Adrenas’ investigational gene therapy, BBP-631, uses a common virus called adeno-associated virus (AAV) as the delivery vehicle for the CYP21A2 gene. You can think of AAV as a “delivery truck,” with the cargo being a functional gene. AAVs used in gene therapy are not associated with any known diseases in people, which is why they are used in gene therapy as the transport vehicles to deliver functioning genes into the body.
Although AAV gene therapy is new to CAH, it’s not new. A number of AAV gene therapies have been approved by the FDA. Gene therapies have also been studied extensively in clinical trials for adults with hemophilia. In total, gene therapies have been used to treat more than 3,500 people around the world, and more patients are being treated with gene therapy every day. There are currently 100+ active AAV gene therapy trials for a variety of diseases. Long-term safety information for both the approved gene therapies and those still in development is being collected continuously. The American Society of Gene and Cell Therapy and has additional information about gene therapies on its website.
If successful, gene therapy for CAH may restore the body’s hormone and steroid balance by enabling people with CAH to naturally make their own cortisol and aldosterone. It could also allow for people with CAH to eliminate or significantly reduce their daily glucocorticoid or mineralocorticoid doses.
To learn more about the potential of gene therapy for CAH, visit our information and resource center.
How AAV Gene Therapy Works
GENE ENCAPSULATED IN AAV
AAV RELEASES GENE INTO CELL
GENE EXPRESSES PROTEINS
HPA Axis in CAH Due to 21OHD
BBP-631 is designed to restore 21-hydroxylase
We have tested our CAH gene therapy in a mouse model with a mutation in the 21 hydroxylase gene. When untreated, the affected mice have poor weight gain and have severely elevated progesterone levels. Mice treated with gene therapy showed increased body weight and reduced progesterone levels, similar to normal mice.
Furthermore, we have performed testing in additional animal models, such as non-human primates, and have observed no significant safety findings in over 20 treated animals. Importantly, these animals show stable gene expression at least six months after treatment, indicating the potential for a durable treatment effect. We have recently presented the data from this experiment at the 2019 European Society of Gene and Cell Therapy conference. Poster available for more information.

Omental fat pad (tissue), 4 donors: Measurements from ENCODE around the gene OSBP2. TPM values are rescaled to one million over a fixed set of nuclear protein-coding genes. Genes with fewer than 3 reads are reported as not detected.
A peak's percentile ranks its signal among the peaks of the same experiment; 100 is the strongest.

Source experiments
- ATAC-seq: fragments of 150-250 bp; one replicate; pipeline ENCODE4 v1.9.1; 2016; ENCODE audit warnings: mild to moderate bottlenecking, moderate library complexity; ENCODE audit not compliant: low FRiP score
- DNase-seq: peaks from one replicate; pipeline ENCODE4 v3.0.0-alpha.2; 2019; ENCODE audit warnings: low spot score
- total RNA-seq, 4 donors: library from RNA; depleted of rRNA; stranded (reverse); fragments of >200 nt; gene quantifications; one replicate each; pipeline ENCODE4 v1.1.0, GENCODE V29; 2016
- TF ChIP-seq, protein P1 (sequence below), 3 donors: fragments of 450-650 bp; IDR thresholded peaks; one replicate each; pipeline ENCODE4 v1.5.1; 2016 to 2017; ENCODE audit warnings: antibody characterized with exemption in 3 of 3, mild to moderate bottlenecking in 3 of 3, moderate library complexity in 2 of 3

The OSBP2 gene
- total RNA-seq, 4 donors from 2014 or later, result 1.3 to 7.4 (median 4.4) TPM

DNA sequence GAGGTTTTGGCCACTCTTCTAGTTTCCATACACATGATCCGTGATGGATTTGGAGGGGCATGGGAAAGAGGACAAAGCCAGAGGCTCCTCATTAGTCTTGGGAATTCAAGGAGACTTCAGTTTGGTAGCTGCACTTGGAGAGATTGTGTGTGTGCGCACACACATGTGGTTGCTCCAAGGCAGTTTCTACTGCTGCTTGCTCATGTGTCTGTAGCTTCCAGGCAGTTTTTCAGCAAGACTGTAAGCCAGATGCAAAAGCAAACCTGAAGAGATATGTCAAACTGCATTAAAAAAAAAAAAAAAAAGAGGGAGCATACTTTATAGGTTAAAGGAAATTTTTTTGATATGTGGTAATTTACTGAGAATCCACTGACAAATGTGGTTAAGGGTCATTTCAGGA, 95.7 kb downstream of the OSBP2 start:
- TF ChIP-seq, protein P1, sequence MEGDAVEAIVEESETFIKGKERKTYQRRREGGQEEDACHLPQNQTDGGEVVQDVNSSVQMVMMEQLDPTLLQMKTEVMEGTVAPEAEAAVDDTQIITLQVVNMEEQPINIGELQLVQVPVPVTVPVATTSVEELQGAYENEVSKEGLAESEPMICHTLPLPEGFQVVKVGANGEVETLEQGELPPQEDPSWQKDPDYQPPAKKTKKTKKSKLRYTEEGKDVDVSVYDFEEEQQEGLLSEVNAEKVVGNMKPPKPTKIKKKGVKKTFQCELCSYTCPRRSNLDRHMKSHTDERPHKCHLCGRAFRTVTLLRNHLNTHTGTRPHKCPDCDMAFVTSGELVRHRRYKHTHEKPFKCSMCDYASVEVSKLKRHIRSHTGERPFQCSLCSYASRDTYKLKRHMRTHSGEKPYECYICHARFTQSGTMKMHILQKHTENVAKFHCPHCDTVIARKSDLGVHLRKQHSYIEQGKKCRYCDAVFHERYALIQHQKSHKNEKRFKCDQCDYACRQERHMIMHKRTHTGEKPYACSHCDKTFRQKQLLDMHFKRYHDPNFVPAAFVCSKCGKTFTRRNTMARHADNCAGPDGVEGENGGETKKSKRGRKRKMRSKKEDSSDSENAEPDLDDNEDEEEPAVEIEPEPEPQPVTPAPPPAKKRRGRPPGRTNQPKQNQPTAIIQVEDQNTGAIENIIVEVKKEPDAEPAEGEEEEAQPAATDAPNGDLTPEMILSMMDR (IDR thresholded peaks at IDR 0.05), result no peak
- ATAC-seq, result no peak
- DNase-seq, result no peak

Adrenas Therapeutics is a company that was created with a single mission: to work with scientists, physicians, and patients in developing a gene therapy for people affected by CAH. Adrenas is a subsidiary of BridgeBio, a public company dedicated to finding, developing, and delivering breakthrough medicines for genetic diseases to patients as quickly and safely as possible.
CLINICAL ADVISORY BOARD
Richard Auchus, MD, PhD
The James A. Shayman and Andrea S. Kevrick Professor of Translational Medicine, Professor of Pharmacology and Internal Medicine, Division of Metabolism, Endocrinology & Diabetes (MEND) at the University of Michigan
Ellen Seely, MD
Professor, Harvard Medical School and Director Clinical Research, Endocrinology, Diabetes and Hypertension Division at the Brigham and Women’s Hospital
Adrenas Therapeutics is a member of the BridgeBio family.
BridgeBio is a team of experienced drug discoverers, developers and innovators working to create life-altering medicines that target well-characterized genetic diseases at their source. BridgeBio was founded in 2015 to identify and advance transformative medicines to treat patients who suffer from Mendelian diseases, which are diseases that arise from defects in a single gene, and cancers with clear genetic drivers. BridgeBio’s pipeline of over 20 development programs includes product candidates ranging from early discovery to late-stage development.
Trial Update from Adrenas Therapeutics
First Participant Dosed
Gene Therapy for CAH Clinical Trial Posting
1001 William Moore Drive, Suite 100
Raleigh, NC 27607
For any patient-related inquiries, please email PatientAdvocacy@AdrenasTx.com. For additional information about our upcoming clinical trial, please visit CAHGeneTherapy.com or contact ClinicalTrials@AdrenasTx.com.